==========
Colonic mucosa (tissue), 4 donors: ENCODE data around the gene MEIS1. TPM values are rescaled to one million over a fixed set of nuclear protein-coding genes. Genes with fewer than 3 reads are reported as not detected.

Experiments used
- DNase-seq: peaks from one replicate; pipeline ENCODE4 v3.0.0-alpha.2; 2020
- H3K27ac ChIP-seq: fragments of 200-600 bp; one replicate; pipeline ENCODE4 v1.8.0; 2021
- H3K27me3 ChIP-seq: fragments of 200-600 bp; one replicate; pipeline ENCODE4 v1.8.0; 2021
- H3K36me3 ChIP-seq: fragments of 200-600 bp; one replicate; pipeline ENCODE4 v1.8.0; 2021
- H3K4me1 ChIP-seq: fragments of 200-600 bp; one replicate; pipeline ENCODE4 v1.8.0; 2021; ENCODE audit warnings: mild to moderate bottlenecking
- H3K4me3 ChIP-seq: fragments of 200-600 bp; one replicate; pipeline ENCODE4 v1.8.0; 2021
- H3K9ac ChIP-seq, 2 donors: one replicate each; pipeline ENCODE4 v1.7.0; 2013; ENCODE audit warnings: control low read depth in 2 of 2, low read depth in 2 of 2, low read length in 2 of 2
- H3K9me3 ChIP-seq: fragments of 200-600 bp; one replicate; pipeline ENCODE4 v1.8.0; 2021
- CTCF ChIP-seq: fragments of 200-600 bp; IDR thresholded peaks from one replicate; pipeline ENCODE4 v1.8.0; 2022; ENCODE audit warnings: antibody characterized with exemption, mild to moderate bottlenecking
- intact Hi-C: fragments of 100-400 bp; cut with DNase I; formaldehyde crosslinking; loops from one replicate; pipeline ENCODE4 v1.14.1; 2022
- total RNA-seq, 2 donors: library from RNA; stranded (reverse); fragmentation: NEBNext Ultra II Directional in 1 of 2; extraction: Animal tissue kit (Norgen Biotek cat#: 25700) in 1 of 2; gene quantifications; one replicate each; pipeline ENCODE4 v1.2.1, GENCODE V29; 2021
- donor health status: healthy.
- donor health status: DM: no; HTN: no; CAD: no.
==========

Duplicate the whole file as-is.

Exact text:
Colonic mucosa (tissue), 4 donors: ENCODE data around the gene MEIS1. TPM values are rescaled to one million over a fixed set of nuclear protein-coding genes. Genes with fewer than 3 reads are reported as not detected.

Experiments used
- DNase-seq: peaks from one replicate; pipeline ENCODE4 v3.0.0-alpha.2; 2020
- H3K27ac ChIP-seq: fragments of 200-600 bp; one replicate; pipeline ENCODE4 v1.8.0; 2021
- H3K27me3 ChIP-seq: fragments of 200-600 bp; one replicate; pipeline ENCODE4 v1.8.0; 2021
- H3K36me3 ChIP-seq: fragments of 200-600 bp; one replicate; pipeline ENCODE4 v1.8.0; 2021
- H3K4me1 ChIP-seq: fragments of 200-600 bp; one replicate; pipeline ENCODE4 v1.8.0; 2021; ENCODE audit warnings: mild to moderate bottlenecking
- H3K4me3 ChIP-seq: fragments of 200-600 bp; one replicate; pipeline ENCODE4 v1.8.0; 2021
- H3K9ac ChIP-seq, 2 donors: one replicate each; pipeline ENCODE4 v1.7.0; 2013; ENCODE audit warnings: control low read depth in 2 of 2, low read depth in 2 of 2, low read length in 2 of 2
- H3K9me3 ChIP-seq: fragments of 200-600 bp; one replicate; pipeline ENCODE4 v1.8.0; 2021
- CTCF ChIP-seq: fragments of 200-600 bp; IDR thresholded peaks from one replicate; pipeline ENCODE4 v1.8.0; 2022; ENCODE audit warnings: antibody characterized with exemption, mild to moderate bottlenecking
- intact Hi-C: fragments of 100-400 bp; cut with DNase I; formaldehyde crosslinking; loops from one replicate; pipeline ENCODE4 v1.14.1; 2022
- total RNA-seq, 2 donors: library from RNA; stranded (reverse); fragmentation: NEBNext Ultra II Directional in 1 of 2; extraction: Animal tissue kit (Norgen Biotek cat#: 25700) in 1 of 2; gene quantifications; one replicate each; pipeline ENCODE4 v1.2.1, GENCODE V29; 2021
- donor health status: healthy.
- donor health status: DM: no; HTN: no; CAD: no.